Tag Archives: Regenerative medicine

Europe’s first embryonic stem cell trial at Moorfields

British regulators have given Moorfields approval to begin trials using retinal cells derived from human embryonic stem cells (hESCs).

Twelve patients with Stargardt’s disease will have the cells injected into the eye. You can read more about the trial here.
Although there is great excitement about the trial, Julia knows that the initial phase will simply check safety (…)

“It would be marvellous if I could get some of my sight-loss reversed”, said Julia. “Even if it simply halts the deterioration, that would be great. And the real benefit would be for children. It could mean they don’t need to lose any
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Stem cells can speed new drugs discovery

Three teams of USC stem cell researchers have won a coveted prize — the opportunity to test 3,000 drug candidates or chemicals for the potential to help patients. Two teams will focus their efforts on cancer; the third will search for ways to accelerate the healing of large bone fractures.

The free screens will take place at the Choi Family Therapeutic Screening Facility, part of the Eli and Edythe Broad Center for Regenerative Medicine and Stem Cell Research at USC. Andrew McMahon, director of the stem cell research center, is sponsoring the bone repair project, and Stephen Gruber, director of
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Stem cell research can find treatment for kidney and renal diseases

One in 10 adults in the U.S. — more than 20 million people — are suffering from some degree of chronic kidney disease. Kidney transplants offer a hope for cure, but thousands of patients die each year due to a shortage of donor organs. Even patients who are lucky enough to receive transplants run the risk of their immune systems rejecting the donor kidneys, and they have to take immunosuppressive drugs with serious side effects for the rest of their lives.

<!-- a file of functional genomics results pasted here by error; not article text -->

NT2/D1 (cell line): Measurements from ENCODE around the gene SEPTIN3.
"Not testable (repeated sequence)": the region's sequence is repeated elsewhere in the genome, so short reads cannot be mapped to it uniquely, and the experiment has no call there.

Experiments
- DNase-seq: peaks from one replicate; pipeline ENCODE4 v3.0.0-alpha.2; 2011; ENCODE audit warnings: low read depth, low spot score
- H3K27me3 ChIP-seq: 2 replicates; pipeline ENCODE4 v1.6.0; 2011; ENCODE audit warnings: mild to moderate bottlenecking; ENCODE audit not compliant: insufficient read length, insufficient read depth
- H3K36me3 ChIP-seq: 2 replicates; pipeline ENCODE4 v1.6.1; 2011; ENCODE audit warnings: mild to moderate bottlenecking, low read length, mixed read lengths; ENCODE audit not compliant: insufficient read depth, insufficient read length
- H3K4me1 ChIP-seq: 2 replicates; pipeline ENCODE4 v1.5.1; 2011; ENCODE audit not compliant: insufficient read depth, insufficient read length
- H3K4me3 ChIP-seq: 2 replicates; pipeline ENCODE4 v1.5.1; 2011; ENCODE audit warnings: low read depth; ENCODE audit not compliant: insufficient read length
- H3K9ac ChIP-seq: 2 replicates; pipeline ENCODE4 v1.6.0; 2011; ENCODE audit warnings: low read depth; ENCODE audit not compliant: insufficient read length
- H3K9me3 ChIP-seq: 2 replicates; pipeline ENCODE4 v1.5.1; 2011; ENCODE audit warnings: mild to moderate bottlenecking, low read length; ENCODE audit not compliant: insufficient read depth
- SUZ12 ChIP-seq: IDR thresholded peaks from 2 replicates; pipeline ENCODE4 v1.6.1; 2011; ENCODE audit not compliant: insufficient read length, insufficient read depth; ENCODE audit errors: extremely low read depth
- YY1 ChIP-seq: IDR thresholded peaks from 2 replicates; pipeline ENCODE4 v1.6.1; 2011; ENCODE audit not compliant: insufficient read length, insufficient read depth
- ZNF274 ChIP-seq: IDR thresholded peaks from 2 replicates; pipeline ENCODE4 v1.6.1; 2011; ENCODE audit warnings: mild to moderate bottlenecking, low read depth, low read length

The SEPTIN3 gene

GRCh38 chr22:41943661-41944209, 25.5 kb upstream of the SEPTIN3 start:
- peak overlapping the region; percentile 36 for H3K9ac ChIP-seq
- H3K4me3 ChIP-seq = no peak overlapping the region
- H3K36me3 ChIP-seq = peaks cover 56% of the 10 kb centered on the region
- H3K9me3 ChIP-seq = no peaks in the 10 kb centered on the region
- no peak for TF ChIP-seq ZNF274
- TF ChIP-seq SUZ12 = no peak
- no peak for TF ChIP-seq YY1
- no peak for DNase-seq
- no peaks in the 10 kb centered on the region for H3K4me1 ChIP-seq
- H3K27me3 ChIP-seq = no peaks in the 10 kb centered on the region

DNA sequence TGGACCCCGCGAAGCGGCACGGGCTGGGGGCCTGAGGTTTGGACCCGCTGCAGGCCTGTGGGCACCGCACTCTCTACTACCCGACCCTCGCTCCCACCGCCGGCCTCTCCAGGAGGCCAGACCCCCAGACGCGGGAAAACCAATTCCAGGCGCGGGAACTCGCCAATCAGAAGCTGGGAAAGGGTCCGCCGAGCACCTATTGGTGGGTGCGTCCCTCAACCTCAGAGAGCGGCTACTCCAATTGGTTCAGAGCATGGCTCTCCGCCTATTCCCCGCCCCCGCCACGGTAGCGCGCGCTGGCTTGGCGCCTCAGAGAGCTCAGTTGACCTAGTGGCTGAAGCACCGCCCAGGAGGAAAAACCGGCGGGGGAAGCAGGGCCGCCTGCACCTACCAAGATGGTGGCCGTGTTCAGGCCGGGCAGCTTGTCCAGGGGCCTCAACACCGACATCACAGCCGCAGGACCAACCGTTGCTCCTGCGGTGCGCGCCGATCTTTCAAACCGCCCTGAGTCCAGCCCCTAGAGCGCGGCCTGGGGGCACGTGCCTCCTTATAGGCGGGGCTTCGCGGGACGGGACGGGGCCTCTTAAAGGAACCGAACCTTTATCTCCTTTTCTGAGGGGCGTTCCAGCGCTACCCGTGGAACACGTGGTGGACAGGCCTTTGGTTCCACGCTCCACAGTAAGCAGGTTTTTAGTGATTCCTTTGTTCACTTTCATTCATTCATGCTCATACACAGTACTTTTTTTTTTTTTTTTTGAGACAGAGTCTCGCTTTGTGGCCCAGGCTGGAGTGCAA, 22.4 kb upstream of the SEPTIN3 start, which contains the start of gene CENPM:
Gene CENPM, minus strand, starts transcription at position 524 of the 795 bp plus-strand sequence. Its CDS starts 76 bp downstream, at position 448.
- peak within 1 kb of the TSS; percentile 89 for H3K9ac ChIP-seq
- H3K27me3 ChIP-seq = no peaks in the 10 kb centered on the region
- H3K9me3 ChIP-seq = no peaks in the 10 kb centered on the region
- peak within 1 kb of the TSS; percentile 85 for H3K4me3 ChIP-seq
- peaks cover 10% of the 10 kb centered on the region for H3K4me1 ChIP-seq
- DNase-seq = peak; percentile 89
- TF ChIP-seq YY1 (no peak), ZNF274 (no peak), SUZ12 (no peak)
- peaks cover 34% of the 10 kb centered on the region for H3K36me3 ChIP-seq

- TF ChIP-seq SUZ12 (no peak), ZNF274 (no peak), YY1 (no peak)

Vito Campese, professor and chair of the Keck School of Medicine of USC’s nephrology division, underscores the need to
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Stem cells defeat multiple sclerosis

Mouse severely disabled by a condition similar to multiple sclerosis (MS) could walk less than two weeks following treatment with human stem cells.

When scientists transplanted human stem cells into MS mice, they expected no benefit from the treatment. They thought the cells would be rejected, much like rejection of an organ transplant.

Instead, the experiment yielded spectacular results.

Within a short period of time, 10 to 14 days, the mice could walk and run. Six months later, they showed no signs of slowing down.

USC Stem Cell researchers share a vision of the future

What do former British Prime Minister Tony Blair and singer Will.i.am have in common? They both attended this year’s Milken Institute Global Conference, where USC Stem Cellresearchers offered a glimpse into the future of regenerative medicine (…)

During a well-attended panel session about regenerative medicine, Paula Cannon, associate professor at the Keck School of Medicine and principal investigator with USC Stem Cell, talked about genetically modifying hematopoietic or blood-forming stem cells to cure HIV/AIDS (…)

She also emphasized the recent progress made in the field of stem cell biology as a whole (…)